Speaking of clothing, you will want reasonably sturdy shoes that you can easily slip on and off as you encounter sand, water, boat and lava. I loved these knock-off Birkenstocks. One of the other women on the tour had the same pair, and we hiked quite a bit in these without issue! Rayon or linen dresses, bike shorts, sun shirts and other fast-drying clothes are fabulous. I wrote the piece on what to wear to a hot, humid destination by packing all the wrong things for this trip. 


With all the sweating you will be doing, you will want to stay hydrated. Drinking tap water is not advised. Pack a reusable water bottle and fill it with filtered water. Remember, the Galapagos is a national park that centers on conservation. Bottled water is not readily available, but filtered water is. Every hotel we stayed in had a filtered water refill station. I took my Mira water bottle, but if you are worried about water quality, I recommend a LifeStraw. Electrolytes can also help you stay hydrated; my preferred brand is Liquid IV. I add it to my water every day when I am traveling. It makes a huge difference for me, especially in warm environments. Don’t add it to a LifeStraw, however!

I drank a lot of fresh juices readily available on the island. Be sure to try them all, particularly the passionfruit! Everyone in my group drank blended drinks, both alcoholic and non-alcoholic. I was told the ice is made with filtered water and I had no issues personally. 

It wouldn’t be a bad idea to speak with your doctor about a travel kit with antibiotics and anti-diarrheal, especially if you have a sensitive stomach.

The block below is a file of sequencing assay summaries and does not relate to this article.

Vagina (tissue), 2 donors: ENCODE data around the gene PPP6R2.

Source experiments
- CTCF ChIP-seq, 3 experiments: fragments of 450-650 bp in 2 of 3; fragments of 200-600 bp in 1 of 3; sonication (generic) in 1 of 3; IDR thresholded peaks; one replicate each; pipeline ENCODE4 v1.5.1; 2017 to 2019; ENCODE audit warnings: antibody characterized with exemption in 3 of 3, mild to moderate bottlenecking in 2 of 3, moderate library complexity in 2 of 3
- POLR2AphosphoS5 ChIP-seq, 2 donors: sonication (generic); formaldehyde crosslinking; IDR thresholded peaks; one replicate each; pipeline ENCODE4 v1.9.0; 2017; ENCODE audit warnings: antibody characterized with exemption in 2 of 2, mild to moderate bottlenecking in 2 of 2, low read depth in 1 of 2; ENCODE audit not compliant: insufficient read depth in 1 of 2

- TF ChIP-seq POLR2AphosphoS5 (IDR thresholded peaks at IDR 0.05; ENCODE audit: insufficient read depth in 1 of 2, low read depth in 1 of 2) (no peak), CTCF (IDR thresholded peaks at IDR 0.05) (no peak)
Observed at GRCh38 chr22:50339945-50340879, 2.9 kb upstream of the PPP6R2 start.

One of my tour mates brought home giardia, a nasty little parasite, so use caution. And don’t forget your travel insurance; if you get sick, not only can it interrupt your trip, but you could also need medical attention. 


I had no idea whether I would get seasick. I’ve spent time on lakes in Indiana, but that’s it. I felt pretty terrible the first day we traveled between islands, a considerable boat ride of several hours. I took a half dose of Dramamine (anti-nausea medication) and ginger tablets, which helped a bit. If you are prone to seasickness or aren’t sure, plan ahead; eat a light breakfast and take a full dose of anti-nausea medication before you depart.


Pack lightly if you are doing a land-based tour and traveling between islands. I did not realize I would be dragging my suitcase down a dock, onto a water taxi, transferring to a boat, another water taxi, and then another dock. This is how you get around from island to island if you aren’t on a cruise or flying. Of course, you can fly from San Cristobal to Santa Cruz; however, part of learning about the islands is traveling by boat with the residents. I sat on one ferry next to a woman who lived on Isabella Island and was traveling to Santa Cruz for a doctor’s appointment. Imagine a two-hour boat ride every time you had a checkup! Also, wear your life vest on the public water taxis. If a resident tells you to, do it. Only as we were docking did she mention a recent boat accident involving one of the boat taxis.


Our tour guide spoke English, but many people I interacted with did not. Make sure you know how to speak at least a little Spanish. I downloaded Spanish using Google Translate so that I could use it without cellular service. The basics are please, thank you, good morning, good evening, excuse me, bathroom, with (con), without (sin), and anything in particular that is important to you. For me, that is vegetariano, clearly Spanish for “vegetarian.” While I’m not a vegetarian at home, I am primarily vegetarian when I travel.